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wim wenders film takes tokyo toilets by tadao ando, shigeru ban & more to the silver screen

wim wenders shines light on the tokyo toilet project

 

For the past four years, designboom has been rounding up the curious designs of 17 public lavatories in Shibuya, Tokyo. Launched in 2018 by The Nippon Foundation, The Tokyo Toilet (TTT) project invited 16 architects and creators — including Toyo ItoShigeru Ban, and Kengo Kuma — to renovate these public restrooms, countering the common expectation of such facilities as being dark, dirty and dangerous places and encouraging diversity by providing accessible facilities for anyone regardless of gender, age, or disability. These fascinating landmarks have now made their way to the silver screen, starring in German filmmaker Wim Wenders’ latest film — Perfect Days. Hailed at the Cannes Film Festival as his greatest recent masterpiece, it is set for distribution in over 80 countries. 

wim wenders film takes tokyo toilets by tadao ando, shigeru ban & more to the silver screen
Nabeshima Shoto Park toilet by Kengo Kuma | image © Satoshi Nagare, courtesy The Nippon Foundation

 

 

perfect days, a touching tale of a public toilet cleaner 

 

Perfect Days by Wim Wenders follows the fictional life of Hirayama, a public toilet cleaner, played by acclaimed Japanese actor Koji Yakusho, in Shibuya, Tokyo. Leading a calm and quiet existence, the protagonist wakes up every day at the same time, gets ready like usual, and heads to work to clean the same lavatories. Though his life may seem monotonous, no two days are ever the same, and he steps into each new day with a serene optimism that is sure to pull at our heartstrings. But amid this peaceful existence, unexpected events eventually shake up his life and reaching back into his past.

 

wim wenders film takes tokyo toilets by tadao ando, shigeru ban & more to the silver screen
image: screenshot, PERFECT DAYS – Official Trailer | courtesy Neon

 

 

from kengo kuma to toyo ito designs

 

A touching tale crafted by Wim Wenders, the movie takes the viewer on a cinematic journey through several renovated public toilets, starting with Kengo Kuma’s toilet village organized as five huts nestled among the lush greenery of Shibuya’s Nabeshima Shoto park — each of which is camouflaged with a cluster of timber louvers. The cedar board louvers are installed at subtly randomized angles to imply an organic, natural condition. Each of the five huts is linked by a meandering footpath that seems to disappear into the forest-like assemblage in the Japanese capital.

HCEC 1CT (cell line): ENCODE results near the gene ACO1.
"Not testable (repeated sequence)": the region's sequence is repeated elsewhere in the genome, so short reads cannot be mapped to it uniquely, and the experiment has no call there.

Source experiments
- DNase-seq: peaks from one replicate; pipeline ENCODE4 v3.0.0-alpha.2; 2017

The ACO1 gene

wim wenders film takes tokyo toilets by tadao ando, shigeru ban & more to the silver screen
Yoyogi Fukamachi Mini Park toilet by Shigeru Ban | image courtesy The tokyo Toilet

 

 

Following Kuma’s design is the Shigeru Ban lavatory in Yoyogi Fukamachi Mini Park, designed with two key points in mind — cleanliness and security — two aspects we all take into consideration when entering a public restroom. By using the latest technology, Ban’s entry for the Tokyo toilet project features the latest, estate-of-the-art technology that turns the exterior glass opaque when the doors have been locked. This way, users can check the cleanliness of the bathroom, as well as if the stall is empty. at night, the facility lights up the park, referencing a lantern. Divided into three cubicles, the colorful public toilets match the hues found in both parks, instantly becoming part of them. 

wim wenders film takes tokyo toilets by tadao ando, shigeru ban & more to the silver screen
image: screenshot, PERFECT DAYS – Official Trailer | courtesy Neon

 

 

Keeping up with the whimsy, Pritzker Prize winner Toyo Ito’s redesign emerges as three mushrooms sprouted in the wooded area of Yoyogi-Hachiman. The architect divided his Tokyo toilet into three separate blocks with space in between to make them easy to navigate. Connecting paths open at both ends also aims to prevent crime by improving visibility around the facility. Up next is the Ebisu Park lavatory by Wonderwall comprising 15 interlocking concrete walls that reference the country in neolithic times. ‘Trying to envision the appearance and atmosphere of the primitive kawaya of the past, we built an ‘ambiguous space’ that is simultaneously an object and a toilet by randomly combining 15 concrete walls,’ explains Wonderwall’s Masamichi Katayama.

wim wenders film takes tokyo toilets by tadao ando, shigeru ban & more to the silver screen
Ebisu Park toilet by Wonderwall | image © Satoshi Nagare, courtesy The Nippon Foundation

 

 

Completing the movie’s visual storyline are Takenosuke Sakakura’s lantern-inspired Nishihara Itchome Park toilet and Tadao Ando’s cylindrical toilet design at Jingu-Dori Park with wide, projecting eaves to create a wrapping Engawa or porch-like space. For Wim Wenders, documenting these unique Tokyo toilets taps into a critical social layer ‘because a toilet is a place where everybody is the same. There’s no rich and poor, no old and young, everybody’s part of humanity,‘ he says.

wim wenders film takes tokyo toilets by tadao ando, shigeru ban & more to the silver screen
image: screenshot, PERFECT DAYS – Official Trailer | courtesy Neon

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Yoyogi-Hachiman toilet by Toyo Ito | image © Satoshi Nagare, courtesy The Nippon Foundation

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